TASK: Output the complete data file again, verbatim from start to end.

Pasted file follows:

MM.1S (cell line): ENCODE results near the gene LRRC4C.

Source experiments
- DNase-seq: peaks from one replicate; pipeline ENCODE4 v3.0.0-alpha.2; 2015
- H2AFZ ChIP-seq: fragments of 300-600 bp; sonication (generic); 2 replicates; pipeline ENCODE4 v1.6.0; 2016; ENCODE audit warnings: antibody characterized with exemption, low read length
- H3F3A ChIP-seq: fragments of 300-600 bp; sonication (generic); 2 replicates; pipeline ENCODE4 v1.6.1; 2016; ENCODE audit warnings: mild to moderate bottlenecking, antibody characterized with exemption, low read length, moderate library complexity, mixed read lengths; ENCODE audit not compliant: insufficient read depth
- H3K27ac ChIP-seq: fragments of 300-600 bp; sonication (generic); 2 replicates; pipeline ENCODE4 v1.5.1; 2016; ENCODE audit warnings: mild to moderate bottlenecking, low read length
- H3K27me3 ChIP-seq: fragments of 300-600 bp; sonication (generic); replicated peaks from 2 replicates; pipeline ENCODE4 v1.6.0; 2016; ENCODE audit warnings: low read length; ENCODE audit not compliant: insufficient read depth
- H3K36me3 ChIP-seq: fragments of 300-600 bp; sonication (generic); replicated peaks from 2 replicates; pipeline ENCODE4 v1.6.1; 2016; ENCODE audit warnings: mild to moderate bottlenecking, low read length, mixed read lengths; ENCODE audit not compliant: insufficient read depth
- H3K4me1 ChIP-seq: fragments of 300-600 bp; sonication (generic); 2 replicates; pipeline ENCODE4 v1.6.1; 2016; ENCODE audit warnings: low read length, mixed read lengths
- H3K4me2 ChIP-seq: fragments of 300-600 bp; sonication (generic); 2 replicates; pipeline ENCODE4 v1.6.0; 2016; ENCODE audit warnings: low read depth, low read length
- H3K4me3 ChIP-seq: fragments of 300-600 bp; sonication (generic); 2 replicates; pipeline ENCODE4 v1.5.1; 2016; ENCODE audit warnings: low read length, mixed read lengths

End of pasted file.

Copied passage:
MM.1S (cell line): ENCODE results near the gene LRRC4C.

Source experiments
- DNase-seq: peaks from one replicate; pipeline ENCODE4 v3.0.0-alpha.2; 2015
- H2AFZ ChIP-seq: fragments of 300-600 bp; sonication (generic); 2 replicates; pipeline ENCODE4 v1.6.0; 2016; ENCODE audit warnings: antibody characterized with exemption, low read length
- H3F3A ChIP-seq: fragments of 300-600 bp; sonication (generic); 2 replicates; pipeline ENCODE4 v1.6.1; 2016; ENCODE audit warnings: mild to moderate bottlenecking, antibody characterized with exemption, low read length, moderate library complexity, mixed read lengths; ENCODE audit not compliant: insufficient read depth
- H3K27ac ChIP-seq: fragments of 300-600 bp; sonication (generic); 2 replicates; pipeline ENCODE4 v1.5.1; 2016; ENCODE audit warnings: mild to moderate bottlenecking, low read length
- H3K27me3 ChIP-seq: fragments of 300-600 bp; sonication (generic); replicated peaks from 2 replicates; pipeline ENCODE4 v1.6.0; 2016; ENCODE audit warnings: low read length; ENCODE audit not compliant: insufficient read depth
- H3K36me3 ChIP-seq: fragments of 300-600 bp; sonication (generic); replicated peaks from 2 replicates; pipeline ENCODE4 v1.6.1; 2016; ENCODE audit warnings: mild to moderate bottlenecking, low read length, mixed read lengths; ENCODE audit not compliant: insufficient read depth
- H3K4me1 ChIP-seq: fragments of 300-600 bp; sonication (generic); 2 replicates; pipeline ENCODE4 v1.6.1; 2016; ENCODE audit warnings: low read length, mixed read lengths
- H3K4me2 ChIP-seq: fragments of 300-600 bp; sonication (generic); 2 replicates; pipeline ENCODE4 v1.6.0; 2016; ENCODE audit warnings: low read depth, low read length
- H3K4me3 ChIP-seq: fragments of 300-600 bp; sonication (generic); 2 replicates; pipeline ENCODE4 v1.5.1; 2016; ENCODE audit warnings: low read length, mixed read lengths